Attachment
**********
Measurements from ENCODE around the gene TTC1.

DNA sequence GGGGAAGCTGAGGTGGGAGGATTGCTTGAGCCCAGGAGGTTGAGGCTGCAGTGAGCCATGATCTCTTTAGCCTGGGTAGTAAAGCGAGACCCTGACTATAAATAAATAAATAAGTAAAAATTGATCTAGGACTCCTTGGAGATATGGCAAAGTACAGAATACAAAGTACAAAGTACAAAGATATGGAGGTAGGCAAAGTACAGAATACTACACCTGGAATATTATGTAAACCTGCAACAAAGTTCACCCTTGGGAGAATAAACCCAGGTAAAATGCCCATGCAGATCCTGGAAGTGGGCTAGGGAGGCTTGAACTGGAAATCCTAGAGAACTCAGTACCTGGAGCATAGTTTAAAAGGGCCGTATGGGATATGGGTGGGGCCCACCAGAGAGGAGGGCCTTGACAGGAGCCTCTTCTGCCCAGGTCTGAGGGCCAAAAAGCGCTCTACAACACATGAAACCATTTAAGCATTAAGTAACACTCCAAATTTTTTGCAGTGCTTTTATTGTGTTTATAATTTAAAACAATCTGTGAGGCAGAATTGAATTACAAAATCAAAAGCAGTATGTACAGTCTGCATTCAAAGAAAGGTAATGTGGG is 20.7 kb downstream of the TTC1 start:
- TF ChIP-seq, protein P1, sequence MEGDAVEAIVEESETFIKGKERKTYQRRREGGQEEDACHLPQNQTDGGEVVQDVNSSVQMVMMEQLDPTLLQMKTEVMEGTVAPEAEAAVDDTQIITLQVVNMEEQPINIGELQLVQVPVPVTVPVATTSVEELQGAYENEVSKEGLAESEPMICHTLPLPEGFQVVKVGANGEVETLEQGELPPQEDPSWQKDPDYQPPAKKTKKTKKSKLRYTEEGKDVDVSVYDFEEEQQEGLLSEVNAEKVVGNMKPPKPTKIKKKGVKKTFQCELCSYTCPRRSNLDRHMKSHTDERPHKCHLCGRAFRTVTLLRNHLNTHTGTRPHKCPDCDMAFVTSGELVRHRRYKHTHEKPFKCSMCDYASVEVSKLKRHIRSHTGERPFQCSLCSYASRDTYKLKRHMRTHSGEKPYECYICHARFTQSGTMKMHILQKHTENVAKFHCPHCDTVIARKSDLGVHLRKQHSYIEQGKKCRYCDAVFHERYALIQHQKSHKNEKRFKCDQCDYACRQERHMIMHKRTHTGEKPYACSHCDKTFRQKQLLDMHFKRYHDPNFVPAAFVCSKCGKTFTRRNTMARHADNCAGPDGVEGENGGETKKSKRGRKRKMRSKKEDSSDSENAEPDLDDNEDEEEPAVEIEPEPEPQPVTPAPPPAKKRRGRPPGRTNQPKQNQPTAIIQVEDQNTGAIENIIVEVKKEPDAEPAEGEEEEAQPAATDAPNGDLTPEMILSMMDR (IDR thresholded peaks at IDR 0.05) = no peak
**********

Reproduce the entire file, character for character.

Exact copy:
Measurements from ENCODE around the gene TTC1.

DNA sequence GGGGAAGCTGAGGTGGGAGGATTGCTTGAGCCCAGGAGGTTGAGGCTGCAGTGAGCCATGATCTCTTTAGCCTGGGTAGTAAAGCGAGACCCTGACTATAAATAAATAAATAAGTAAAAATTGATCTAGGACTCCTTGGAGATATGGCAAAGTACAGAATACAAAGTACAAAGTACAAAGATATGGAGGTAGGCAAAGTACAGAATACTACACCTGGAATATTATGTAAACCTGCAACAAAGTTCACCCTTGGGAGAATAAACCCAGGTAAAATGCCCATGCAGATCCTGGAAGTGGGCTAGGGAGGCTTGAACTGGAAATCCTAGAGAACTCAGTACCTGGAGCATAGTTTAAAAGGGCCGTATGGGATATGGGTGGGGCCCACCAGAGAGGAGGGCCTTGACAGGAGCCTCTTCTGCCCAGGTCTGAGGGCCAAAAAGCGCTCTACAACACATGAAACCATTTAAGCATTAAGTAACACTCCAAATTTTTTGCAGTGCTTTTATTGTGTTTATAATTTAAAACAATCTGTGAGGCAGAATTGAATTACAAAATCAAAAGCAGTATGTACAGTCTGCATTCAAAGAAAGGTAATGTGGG is 20.7 kb downstream of the TTC1 start:
- TF ChIP-seq, protein P1, sequence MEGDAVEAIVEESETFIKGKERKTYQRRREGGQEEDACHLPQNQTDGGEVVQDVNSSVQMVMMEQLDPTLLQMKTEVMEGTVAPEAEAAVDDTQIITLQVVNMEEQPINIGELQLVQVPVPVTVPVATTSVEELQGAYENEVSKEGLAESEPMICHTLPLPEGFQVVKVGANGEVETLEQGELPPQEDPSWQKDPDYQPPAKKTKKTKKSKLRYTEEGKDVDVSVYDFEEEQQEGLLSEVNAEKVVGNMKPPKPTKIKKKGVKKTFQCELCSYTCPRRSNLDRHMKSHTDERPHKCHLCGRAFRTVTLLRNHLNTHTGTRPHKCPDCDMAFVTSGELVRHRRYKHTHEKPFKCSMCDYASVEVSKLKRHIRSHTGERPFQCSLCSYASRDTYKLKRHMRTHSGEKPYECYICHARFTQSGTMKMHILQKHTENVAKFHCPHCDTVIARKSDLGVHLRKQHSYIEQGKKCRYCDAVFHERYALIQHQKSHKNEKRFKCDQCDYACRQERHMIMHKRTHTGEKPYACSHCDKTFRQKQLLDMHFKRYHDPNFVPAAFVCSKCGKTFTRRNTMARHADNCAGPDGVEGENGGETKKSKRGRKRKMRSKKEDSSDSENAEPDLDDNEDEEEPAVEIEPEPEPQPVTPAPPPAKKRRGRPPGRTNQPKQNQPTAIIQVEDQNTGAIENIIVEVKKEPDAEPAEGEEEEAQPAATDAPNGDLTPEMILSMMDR (IDR thresholded peaks at IDR 0.05) = no peak